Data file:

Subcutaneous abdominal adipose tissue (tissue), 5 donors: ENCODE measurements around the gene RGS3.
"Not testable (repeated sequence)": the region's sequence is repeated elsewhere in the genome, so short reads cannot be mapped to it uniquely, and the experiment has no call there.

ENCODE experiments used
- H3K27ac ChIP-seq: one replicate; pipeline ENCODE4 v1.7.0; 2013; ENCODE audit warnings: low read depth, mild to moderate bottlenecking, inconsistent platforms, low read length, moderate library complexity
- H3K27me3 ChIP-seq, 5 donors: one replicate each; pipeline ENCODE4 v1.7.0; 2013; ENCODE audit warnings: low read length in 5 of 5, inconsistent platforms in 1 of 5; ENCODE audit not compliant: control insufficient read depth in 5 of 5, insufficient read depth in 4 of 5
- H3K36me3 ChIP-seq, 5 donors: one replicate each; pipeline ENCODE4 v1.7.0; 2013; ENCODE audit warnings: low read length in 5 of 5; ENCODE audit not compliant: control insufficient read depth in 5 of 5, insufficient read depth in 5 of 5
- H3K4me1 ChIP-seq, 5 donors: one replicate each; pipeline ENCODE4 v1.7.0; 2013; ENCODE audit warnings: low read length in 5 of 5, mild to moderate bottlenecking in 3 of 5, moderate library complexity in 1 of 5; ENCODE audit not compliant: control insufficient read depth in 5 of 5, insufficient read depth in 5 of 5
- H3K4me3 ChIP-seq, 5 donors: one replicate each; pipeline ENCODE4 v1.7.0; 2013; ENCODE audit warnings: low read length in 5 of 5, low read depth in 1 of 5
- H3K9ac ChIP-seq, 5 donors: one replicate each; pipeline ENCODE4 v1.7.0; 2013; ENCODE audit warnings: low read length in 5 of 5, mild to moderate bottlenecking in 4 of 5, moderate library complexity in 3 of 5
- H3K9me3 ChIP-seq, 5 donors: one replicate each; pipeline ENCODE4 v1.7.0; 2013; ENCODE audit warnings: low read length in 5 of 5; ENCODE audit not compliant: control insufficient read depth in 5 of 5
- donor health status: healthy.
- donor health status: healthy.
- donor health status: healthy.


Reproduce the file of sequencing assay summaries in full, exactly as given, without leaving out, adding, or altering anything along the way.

Subcutaneous abdominal adipose tissue (tissue), 5 donors: ENCODE measurements around the gene RGS3.
"Not testable (repeated sequence)": the region's sequence is repeated elsewhere in the genome, so short reads cannot be mapped to it uniquely, and the experiment has no call there.

ENCODE experiments used
- H3K27ac ChIP-seq: one replicate; pipeline ENCODE4 v1.7.0; 2013; ENCODE audit warnings: low read depth, mild to moderate bottlenecking, inconsistent platforms, low read length, moderate library complexity
- H3K27me3 ChIP-seq, 5 donors: one replicate each; pipeline ENCODE4 v1.7.0; 2013; ENCODE audit warnings: low read length in 5 of 5, inconsistent platforms in 1 of 5; ENCODE audit not compliant: control insufficient read depth in 5 of 5, insufficient read depth in 4 of 5
- H3K36me3 ChIP-seq, 5 donors: one replicate each; pipeline ENCODE4 v1.7.0; 2013; ENCODE audit warnings: low read length in 5 of 5; ENCODE audit not compliant: control insufficient read depth in 5 of 5, insufficient read depth in 5 of 5
- H3K4me1 ChIP-seq, 5 donors: one replicate each; pipeline ENCODE4 v1.7.0; 2013; ENCODE audit warnings: low read length in 5 of 5, mild to moderate bottlenecking in 3 of 5, moderate library complexity in 1 of 5; ENCODE audit not compliant: control insufficient read depth in 5 of 5, insufficient read depth in 5 of 5
- H3K4me3 ChIP-seq, 5 donors: one replicate each; pipeline ENCODE4 v1.7.0; 2013; ENCODE audit warnings: low read length in 5 of 5, low read depth in 1 of 5
- H3K9ac ChIP-seq, 5 donors: one replicate each; pipeline ENCODE4 v1.7.0; 2013; ENCODE audit warnings: low read length in 5 of 5, mild to moderate bottlenecking in 4 of 5, moderate library complexity in 3 of 5
- H3K9me3 ChIP-seq, 5 donors: one replicate each; pipeline ENCODE4 v1.7.0; 2013; ENCODE audit warnings: low read length in 5 of 5; ENCODE audit not compliant: control insufficient read depth in 5 of 5
- donor health status: healthy.
- donor health status: healthy.
- donor health status: healthy.